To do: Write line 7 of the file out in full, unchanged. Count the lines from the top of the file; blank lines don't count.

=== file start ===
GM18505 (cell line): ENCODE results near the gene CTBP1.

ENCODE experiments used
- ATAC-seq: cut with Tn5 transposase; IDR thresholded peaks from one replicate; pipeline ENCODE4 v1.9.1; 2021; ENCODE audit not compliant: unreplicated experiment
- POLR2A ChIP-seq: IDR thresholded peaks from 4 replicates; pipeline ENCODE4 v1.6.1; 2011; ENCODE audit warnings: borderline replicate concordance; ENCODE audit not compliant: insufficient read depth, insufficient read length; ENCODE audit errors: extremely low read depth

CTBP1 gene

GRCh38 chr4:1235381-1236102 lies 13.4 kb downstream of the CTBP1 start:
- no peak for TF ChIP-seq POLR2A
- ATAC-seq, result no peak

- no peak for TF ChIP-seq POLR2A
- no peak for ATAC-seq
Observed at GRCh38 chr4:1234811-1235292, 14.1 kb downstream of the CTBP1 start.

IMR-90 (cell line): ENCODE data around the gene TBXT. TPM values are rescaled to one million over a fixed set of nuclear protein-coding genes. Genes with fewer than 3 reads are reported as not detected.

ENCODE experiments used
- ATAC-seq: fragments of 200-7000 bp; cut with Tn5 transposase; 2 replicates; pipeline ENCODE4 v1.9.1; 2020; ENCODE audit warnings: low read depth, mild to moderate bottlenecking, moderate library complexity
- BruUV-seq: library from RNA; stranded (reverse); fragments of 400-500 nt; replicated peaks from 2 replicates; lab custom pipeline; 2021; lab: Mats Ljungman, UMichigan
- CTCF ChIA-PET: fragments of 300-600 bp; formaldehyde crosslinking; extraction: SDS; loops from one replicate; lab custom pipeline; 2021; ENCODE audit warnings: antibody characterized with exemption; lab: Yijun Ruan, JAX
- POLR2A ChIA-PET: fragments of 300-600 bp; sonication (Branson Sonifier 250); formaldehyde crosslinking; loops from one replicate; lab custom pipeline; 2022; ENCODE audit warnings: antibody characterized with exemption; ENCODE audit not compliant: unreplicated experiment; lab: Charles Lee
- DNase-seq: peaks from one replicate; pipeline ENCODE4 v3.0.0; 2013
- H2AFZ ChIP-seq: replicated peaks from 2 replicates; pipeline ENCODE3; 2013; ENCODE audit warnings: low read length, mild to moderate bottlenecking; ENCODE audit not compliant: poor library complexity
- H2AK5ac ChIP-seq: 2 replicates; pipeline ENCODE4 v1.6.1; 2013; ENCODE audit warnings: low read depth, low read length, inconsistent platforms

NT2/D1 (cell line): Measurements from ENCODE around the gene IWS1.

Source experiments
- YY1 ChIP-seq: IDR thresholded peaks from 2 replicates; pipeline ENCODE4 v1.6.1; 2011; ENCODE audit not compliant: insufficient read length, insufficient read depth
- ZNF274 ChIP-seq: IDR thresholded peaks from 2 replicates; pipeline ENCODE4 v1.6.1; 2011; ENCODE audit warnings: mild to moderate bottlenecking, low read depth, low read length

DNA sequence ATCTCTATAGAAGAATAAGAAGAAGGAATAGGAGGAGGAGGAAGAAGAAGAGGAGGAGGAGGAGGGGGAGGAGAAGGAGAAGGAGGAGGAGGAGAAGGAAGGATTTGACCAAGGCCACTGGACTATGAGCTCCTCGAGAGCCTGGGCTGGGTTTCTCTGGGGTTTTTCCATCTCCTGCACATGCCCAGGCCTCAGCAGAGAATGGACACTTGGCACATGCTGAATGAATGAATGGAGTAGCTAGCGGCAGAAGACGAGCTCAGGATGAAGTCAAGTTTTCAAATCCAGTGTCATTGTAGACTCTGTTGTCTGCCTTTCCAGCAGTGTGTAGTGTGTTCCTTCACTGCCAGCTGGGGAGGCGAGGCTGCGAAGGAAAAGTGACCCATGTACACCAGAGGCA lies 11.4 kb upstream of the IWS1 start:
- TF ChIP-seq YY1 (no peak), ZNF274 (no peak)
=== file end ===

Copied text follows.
- no peak for TF ChIP-seq POLR2A